Palau de la Música Palau de la Música © kkmarais - Flickr

5 places you never knew existed in Barcelona

Check out these unusual sights that are off-the-beaten-track in the Catalan capital

Every city is a vast container of just about everything under the sun, accumulated by countless generations, each of which takes the arduous decision on what to save, what to demolish and what to add. During the process, some more unusual relics appear and miraculously survive up until the present, offering an unusual face to the city we thought we knew to perfection. Here are a few of the stranger and less familiar sights to be seen in Barcelona.

Palau de la Música

Barcelona is known for Gaudi’s peculiar, beautiful architecture, but hidden inside Catalonia is the magical Palau de la Música built by Lluís Domènech i Montaner. Anyone who loves the eccentric architecture of Barcelona is sure to admire the organic shapes, colourful stained glass windows and fine detailing of this concert hall. Here, you will hear everything from classical music to jazz and you might even visit on an occasional poetry night.

Related: Barcelona's new breed of boutiques

La Casa de la Misericórdia

800px-Barcelona - Fundacio CIDOB

La Casa de la Misericórdia © Wikimedia

At Carrer de les Ramelleres 17 in the El Raval district, there are two holes in the wall. The larger is framed in wood, and it was originally a revolving door into which mothers could abandon their unwanted babies. A smaller slot alongside was for donations. The institution was founded in 1581 and became known as La Casa de la Misericórdia. The turntable was in use up until 1931.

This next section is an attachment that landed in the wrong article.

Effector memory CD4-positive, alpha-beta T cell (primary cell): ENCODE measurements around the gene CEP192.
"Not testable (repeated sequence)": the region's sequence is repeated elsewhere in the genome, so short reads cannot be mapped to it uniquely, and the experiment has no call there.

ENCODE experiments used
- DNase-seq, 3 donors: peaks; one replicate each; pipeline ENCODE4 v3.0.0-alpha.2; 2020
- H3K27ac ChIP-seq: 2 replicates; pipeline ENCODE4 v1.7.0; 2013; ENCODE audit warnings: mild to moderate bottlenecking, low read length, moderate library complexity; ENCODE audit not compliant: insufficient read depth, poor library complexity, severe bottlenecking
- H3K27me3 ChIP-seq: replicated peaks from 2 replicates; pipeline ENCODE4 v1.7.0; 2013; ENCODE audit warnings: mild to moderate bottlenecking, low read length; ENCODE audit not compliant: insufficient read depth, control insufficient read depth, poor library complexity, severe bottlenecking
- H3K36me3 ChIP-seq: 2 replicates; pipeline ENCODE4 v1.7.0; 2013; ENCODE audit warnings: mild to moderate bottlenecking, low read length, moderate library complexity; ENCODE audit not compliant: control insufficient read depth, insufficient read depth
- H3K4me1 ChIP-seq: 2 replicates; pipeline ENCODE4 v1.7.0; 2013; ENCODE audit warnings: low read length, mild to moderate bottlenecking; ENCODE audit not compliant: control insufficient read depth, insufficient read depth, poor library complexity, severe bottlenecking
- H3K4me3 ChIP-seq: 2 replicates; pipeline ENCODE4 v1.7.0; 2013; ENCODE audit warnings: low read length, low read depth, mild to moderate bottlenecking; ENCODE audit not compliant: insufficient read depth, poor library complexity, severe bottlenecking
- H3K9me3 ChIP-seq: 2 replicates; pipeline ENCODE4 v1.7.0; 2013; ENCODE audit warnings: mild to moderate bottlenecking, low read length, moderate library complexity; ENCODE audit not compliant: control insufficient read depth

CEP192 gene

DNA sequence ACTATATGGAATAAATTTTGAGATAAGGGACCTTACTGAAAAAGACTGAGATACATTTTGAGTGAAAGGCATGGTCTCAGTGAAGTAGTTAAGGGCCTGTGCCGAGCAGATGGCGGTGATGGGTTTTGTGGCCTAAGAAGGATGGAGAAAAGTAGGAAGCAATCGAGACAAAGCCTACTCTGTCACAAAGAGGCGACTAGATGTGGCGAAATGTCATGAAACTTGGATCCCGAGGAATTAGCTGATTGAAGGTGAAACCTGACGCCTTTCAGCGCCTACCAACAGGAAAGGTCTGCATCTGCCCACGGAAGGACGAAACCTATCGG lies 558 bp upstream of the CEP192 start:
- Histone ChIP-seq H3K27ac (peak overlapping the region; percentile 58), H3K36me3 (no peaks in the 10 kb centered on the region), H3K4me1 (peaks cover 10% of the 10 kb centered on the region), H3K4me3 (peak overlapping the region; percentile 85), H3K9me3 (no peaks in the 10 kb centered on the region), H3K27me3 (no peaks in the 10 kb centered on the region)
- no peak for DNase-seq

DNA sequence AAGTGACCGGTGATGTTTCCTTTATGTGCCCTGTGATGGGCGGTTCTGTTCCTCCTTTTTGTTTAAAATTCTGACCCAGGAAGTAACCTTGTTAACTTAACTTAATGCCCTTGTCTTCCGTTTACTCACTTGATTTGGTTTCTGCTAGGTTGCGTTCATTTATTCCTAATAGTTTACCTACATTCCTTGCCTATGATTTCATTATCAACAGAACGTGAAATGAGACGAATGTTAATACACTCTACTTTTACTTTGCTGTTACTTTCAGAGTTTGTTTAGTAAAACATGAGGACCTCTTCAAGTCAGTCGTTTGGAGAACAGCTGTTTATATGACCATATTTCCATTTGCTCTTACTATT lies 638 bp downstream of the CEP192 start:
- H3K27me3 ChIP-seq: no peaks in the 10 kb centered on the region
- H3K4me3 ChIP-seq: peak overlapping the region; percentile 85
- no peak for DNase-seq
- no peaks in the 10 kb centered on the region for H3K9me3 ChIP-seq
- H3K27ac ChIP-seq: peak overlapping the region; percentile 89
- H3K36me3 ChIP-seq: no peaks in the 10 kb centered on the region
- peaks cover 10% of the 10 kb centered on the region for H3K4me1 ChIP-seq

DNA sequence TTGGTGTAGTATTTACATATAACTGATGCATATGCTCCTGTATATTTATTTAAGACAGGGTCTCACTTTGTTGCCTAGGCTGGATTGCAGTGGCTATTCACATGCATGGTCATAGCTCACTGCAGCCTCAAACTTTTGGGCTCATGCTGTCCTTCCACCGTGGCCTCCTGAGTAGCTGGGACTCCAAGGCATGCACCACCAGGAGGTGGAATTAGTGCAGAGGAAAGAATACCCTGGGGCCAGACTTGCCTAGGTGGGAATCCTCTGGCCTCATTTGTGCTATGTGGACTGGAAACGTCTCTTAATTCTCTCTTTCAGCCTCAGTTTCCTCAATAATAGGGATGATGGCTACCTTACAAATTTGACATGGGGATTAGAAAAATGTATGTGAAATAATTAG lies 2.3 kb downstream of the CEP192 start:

Related: Where to do yoga in Barcelona

Barcelona Supercomputer

supercomputerMareNostrum, supercomputer in Barcelona © IBM Research/

MareNostrum is the most powerful supercomputer in Spain and it was one of the most powerful computers in Europe, reaching 94.21 Teraflops (94.21 trillion operations per second) in 2006 and on to its current performance of 1.1 Petaflops. It is located in a giant glass and steel box in what used to be a church, Torre Girona. Visits have to be prebooked and are always with a guide.

Related: 5 of the best walks in Barcelona

Garden maze

garden-mazeParc del Laberint d'Horta © JerzyKociakiewicz/

The Parc del Laberint d’Horta has a hedge maze, a typical feature of aristocratic gardens in the 19th century. It was planned and developed by the Desvalls family from 1791, and the carefully pruned hedges conceal a route leading to the centre where there is a statue of Eros. It is part of Barcelona’s oldest garden and now a 55-hectare park, which includes the 14th-century mansion Torre Soberana. The garden is open every day from 10am to 6pm in winter, longer in other months.

Related: 5 of the best day trips from Barcelona

Fat cat

catBotero's cat in Barcelona ©

This sculpture by Fernando Botero was purchased by Barcelona’s city council in 1987, but it was positioned permanently in the Raval district only in 2003: up until then, as cats do, it had wandered the city, in sites at the zoo, then the Olympic stadium, then the Medieval shipyards, and finally settling in the Raval district. If you don’t like city redevelopment areas, better to miss this. There is another animal sculpture by Botero not far off, the Horse that can be seen in Terminal 2 of Barcelona Airport.

Related: Best brunches in Barcelona


3831325946 8624f76043 b© Andoni Beristain - Flickr

Tibidabo is the highest point on top of the Collserola mountain range and overlooks all of Barcelona. Not only are the views amazing, there’s also the Temple Expiatori del Sagrat Cor, where you can soak up some historical and cultural knowledge and an amusement park where no learning, only fun, is required. For an even greater view of the city, a glass elevator will take you to the observation deck, 560 meters above sea level.

1 Tibidabo
2 Fat Cat
3 Palau de la Música Catalana
4 Barcelona Supercomputing Center-Centro Nacional de Supercomputación
5 Parc del Laberint d'Horta